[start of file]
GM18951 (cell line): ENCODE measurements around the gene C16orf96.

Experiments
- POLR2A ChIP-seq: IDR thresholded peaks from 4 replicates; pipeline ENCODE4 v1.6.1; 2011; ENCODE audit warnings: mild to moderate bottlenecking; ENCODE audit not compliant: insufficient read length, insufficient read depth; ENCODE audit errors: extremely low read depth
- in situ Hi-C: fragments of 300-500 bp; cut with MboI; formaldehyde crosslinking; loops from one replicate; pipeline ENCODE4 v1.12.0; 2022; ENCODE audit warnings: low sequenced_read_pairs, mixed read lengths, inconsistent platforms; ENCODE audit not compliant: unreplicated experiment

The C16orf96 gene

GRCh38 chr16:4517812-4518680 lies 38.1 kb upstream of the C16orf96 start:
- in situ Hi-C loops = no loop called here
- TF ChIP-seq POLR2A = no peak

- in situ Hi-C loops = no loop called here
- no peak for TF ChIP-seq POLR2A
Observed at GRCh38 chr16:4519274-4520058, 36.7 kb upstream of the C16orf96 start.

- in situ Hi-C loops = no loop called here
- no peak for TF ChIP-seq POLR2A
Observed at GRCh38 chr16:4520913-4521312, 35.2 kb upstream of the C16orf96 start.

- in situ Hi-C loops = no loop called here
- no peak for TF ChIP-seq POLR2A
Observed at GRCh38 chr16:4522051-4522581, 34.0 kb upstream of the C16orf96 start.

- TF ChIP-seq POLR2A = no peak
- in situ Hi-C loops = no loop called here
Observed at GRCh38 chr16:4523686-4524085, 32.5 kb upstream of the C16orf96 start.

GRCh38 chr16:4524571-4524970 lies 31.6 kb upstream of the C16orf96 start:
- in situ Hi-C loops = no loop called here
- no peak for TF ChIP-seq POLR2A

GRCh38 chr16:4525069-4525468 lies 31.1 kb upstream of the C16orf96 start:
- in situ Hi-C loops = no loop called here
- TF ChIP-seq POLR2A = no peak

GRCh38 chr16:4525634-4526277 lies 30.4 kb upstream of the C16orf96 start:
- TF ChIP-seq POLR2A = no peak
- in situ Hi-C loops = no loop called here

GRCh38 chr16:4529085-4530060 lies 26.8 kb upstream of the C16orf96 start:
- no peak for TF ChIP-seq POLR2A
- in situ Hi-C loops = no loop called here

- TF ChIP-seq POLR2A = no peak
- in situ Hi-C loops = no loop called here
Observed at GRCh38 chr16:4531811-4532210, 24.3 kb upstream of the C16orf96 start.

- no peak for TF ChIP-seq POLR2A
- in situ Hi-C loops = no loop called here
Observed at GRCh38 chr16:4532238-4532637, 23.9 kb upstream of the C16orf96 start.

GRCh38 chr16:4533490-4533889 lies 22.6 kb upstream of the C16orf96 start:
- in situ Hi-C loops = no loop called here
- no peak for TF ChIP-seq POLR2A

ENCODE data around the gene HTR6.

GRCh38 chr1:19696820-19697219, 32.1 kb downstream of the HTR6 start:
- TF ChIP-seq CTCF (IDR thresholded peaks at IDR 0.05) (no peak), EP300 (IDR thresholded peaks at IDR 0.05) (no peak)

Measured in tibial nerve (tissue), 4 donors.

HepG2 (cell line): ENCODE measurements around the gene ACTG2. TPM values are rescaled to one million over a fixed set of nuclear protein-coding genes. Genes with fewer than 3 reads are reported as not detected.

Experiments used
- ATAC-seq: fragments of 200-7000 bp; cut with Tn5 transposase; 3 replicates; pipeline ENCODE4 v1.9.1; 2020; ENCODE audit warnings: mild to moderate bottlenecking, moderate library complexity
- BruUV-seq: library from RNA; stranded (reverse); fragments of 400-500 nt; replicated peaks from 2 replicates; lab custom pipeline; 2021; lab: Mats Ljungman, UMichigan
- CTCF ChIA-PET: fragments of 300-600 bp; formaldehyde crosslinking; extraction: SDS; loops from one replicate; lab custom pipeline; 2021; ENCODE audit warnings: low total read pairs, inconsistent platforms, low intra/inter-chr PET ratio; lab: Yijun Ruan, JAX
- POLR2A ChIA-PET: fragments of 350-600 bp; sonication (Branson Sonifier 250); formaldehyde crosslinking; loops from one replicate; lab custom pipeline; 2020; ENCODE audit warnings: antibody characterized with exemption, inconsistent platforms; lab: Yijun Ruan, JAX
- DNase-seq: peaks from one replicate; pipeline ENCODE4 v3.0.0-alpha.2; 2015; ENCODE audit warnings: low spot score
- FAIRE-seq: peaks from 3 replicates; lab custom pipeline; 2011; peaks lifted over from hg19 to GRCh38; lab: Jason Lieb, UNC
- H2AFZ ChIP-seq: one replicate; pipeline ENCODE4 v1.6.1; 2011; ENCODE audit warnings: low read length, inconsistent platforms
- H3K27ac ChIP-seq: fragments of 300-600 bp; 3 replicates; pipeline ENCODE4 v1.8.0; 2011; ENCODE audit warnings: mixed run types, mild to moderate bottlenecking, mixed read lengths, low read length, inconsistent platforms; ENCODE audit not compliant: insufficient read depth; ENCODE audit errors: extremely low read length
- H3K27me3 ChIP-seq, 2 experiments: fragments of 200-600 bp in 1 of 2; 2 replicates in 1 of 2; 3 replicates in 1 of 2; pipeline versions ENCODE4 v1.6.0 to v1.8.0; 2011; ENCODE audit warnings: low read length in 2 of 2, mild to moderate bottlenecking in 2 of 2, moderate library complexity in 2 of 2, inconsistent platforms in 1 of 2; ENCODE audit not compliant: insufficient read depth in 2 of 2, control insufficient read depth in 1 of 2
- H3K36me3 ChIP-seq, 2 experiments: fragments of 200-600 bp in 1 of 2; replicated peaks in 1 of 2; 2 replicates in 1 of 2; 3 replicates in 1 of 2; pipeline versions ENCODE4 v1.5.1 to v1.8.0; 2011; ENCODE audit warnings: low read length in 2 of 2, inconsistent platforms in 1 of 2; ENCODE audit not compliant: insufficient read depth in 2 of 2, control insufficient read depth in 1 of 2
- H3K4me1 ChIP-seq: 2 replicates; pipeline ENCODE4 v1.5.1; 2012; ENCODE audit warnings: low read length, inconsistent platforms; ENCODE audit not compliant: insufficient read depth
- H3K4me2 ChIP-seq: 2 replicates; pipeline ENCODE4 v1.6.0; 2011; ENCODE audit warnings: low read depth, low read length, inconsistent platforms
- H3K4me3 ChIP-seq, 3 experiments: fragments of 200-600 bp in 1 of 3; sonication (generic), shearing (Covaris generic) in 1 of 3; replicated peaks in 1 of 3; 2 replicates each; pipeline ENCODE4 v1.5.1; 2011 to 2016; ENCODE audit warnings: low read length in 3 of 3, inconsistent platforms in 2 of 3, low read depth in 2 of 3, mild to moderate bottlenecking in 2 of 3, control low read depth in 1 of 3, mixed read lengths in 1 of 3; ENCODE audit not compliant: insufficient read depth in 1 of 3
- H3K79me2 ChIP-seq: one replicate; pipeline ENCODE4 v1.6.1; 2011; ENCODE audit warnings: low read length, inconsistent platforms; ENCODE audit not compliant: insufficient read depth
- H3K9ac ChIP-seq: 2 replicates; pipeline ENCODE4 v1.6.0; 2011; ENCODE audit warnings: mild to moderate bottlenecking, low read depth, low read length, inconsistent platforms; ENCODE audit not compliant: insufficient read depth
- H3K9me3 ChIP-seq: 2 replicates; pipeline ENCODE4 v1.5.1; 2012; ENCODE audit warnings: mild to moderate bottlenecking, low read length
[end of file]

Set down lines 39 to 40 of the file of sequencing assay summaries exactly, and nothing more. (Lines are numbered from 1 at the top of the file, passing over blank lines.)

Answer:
GRCh38 chr16:4533490-4533889 lies 22.6 kb upstream of the C16orf96 start:
- in situ Hi-C loops = no loop called here